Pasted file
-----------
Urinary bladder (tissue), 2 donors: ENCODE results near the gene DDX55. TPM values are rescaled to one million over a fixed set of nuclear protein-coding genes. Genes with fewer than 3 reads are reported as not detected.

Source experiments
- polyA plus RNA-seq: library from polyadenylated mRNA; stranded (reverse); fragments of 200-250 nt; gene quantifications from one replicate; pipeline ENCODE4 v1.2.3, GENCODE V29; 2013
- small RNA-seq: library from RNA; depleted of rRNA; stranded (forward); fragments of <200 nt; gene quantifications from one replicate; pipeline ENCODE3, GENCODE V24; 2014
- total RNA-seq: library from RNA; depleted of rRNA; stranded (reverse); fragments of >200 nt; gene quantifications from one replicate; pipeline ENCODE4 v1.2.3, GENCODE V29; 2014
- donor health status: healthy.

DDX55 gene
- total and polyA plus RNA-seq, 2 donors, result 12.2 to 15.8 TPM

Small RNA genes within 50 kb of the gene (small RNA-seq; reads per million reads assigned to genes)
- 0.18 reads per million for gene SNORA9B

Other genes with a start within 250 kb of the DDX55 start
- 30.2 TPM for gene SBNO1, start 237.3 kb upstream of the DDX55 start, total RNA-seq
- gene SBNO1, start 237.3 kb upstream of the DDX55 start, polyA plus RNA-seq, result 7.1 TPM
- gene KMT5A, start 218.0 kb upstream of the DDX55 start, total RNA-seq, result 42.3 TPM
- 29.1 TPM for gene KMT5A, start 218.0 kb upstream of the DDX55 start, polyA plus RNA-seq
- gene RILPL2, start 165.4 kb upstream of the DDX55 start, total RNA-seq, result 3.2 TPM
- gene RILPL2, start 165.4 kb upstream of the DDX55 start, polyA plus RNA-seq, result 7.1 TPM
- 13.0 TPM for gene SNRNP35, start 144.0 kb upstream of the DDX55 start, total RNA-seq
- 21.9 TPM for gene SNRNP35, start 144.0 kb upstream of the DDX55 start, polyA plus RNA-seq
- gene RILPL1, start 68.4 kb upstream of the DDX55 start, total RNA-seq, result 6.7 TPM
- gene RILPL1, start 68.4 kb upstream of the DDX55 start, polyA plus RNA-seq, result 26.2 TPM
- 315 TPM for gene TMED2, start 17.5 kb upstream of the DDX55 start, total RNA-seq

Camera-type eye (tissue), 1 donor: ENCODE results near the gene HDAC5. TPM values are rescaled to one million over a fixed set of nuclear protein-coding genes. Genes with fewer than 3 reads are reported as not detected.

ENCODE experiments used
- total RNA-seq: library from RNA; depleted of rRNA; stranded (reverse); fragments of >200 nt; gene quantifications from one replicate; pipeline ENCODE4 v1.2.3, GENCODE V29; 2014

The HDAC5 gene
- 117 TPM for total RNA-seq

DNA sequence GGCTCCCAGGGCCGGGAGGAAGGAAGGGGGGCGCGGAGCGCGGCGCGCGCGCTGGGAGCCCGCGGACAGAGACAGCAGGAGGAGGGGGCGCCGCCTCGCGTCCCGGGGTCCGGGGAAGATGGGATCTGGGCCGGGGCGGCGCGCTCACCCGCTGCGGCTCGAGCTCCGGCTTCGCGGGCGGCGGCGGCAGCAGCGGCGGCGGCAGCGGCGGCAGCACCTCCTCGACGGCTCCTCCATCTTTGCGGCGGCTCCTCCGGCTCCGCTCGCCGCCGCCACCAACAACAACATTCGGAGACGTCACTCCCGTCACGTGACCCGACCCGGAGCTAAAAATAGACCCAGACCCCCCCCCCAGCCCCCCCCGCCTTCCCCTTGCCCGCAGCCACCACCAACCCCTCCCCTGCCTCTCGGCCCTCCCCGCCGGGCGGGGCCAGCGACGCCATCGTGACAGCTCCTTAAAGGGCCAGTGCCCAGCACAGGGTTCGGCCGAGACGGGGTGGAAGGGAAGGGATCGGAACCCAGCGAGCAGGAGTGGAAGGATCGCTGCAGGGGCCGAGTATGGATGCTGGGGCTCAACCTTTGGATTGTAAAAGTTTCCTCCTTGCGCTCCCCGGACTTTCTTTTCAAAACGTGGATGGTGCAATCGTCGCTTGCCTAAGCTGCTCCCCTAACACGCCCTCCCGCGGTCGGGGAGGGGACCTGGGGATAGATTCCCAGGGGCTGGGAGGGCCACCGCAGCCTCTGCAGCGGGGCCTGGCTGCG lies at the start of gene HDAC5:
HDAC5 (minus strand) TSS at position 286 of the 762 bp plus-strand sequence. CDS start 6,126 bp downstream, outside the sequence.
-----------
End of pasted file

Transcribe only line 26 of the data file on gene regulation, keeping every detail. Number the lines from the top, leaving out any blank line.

The HDAC5 gene